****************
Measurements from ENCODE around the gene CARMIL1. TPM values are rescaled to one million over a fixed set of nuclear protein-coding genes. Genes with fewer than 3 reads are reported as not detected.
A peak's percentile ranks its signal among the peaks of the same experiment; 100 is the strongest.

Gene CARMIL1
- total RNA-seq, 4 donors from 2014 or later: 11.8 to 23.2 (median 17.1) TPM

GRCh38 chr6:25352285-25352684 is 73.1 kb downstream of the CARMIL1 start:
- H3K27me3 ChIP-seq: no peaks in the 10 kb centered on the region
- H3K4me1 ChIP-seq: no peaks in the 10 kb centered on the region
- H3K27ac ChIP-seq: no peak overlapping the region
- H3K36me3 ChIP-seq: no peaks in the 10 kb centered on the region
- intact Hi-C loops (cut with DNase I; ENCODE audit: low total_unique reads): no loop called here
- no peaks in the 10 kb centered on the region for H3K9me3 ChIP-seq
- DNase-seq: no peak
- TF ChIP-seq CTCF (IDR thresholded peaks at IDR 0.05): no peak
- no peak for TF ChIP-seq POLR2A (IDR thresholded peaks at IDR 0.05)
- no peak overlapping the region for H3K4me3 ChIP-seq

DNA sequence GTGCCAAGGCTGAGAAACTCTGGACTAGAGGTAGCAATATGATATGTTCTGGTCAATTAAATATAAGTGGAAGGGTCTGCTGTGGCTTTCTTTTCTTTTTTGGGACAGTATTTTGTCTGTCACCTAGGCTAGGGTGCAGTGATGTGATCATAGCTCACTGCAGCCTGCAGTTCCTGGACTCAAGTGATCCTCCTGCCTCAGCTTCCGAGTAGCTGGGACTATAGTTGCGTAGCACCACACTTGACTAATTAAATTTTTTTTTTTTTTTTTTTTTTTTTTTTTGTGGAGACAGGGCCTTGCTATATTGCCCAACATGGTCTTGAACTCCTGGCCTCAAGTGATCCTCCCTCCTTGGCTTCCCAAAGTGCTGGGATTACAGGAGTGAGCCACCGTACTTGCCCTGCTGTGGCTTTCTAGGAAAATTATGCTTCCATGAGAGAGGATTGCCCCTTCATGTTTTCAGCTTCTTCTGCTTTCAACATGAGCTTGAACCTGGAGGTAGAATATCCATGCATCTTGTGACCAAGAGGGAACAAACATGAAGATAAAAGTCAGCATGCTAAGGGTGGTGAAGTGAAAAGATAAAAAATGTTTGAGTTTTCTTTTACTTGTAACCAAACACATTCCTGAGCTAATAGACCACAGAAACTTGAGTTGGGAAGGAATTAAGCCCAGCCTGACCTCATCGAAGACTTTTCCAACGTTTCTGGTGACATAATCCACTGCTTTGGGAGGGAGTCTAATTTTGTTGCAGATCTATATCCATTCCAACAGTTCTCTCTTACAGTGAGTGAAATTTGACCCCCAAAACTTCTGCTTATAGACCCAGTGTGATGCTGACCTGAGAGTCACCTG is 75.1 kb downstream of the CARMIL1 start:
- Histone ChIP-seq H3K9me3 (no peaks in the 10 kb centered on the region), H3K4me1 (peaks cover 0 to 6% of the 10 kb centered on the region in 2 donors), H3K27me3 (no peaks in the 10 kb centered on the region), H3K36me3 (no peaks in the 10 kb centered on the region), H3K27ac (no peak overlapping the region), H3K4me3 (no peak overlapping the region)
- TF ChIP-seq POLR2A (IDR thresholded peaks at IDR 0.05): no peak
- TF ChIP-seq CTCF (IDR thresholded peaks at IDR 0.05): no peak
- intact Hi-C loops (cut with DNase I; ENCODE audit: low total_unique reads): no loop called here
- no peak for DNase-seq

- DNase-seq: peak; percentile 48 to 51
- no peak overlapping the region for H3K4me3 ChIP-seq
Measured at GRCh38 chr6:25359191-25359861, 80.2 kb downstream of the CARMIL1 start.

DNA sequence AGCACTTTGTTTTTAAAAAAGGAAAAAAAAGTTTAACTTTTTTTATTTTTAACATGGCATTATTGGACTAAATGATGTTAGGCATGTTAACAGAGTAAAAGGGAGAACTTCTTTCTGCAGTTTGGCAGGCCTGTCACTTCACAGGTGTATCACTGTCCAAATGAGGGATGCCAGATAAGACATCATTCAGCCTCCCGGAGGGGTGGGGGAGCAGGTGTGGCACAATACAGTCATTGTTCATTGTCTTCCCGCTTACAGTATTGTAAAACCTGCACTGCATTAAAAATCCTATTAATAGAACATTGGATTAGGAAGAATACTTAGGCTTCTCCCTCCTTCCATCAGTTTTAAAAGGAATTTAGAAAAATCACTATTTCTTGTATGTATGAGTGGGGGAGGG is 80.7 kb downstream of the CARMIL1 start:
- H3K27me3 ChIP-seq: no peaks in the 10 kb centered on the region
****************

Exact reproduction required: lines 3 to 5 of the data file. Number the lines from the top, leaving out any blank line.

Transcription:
Gene CARMIL1
- total RNA-seq, 4 donors from 2014 or later: 11.8 to 23.2 (median 17.1) TPM

GRCh38 chr6:25352285-25352684 is 73.1 kb downstream of the CARMIL1 start: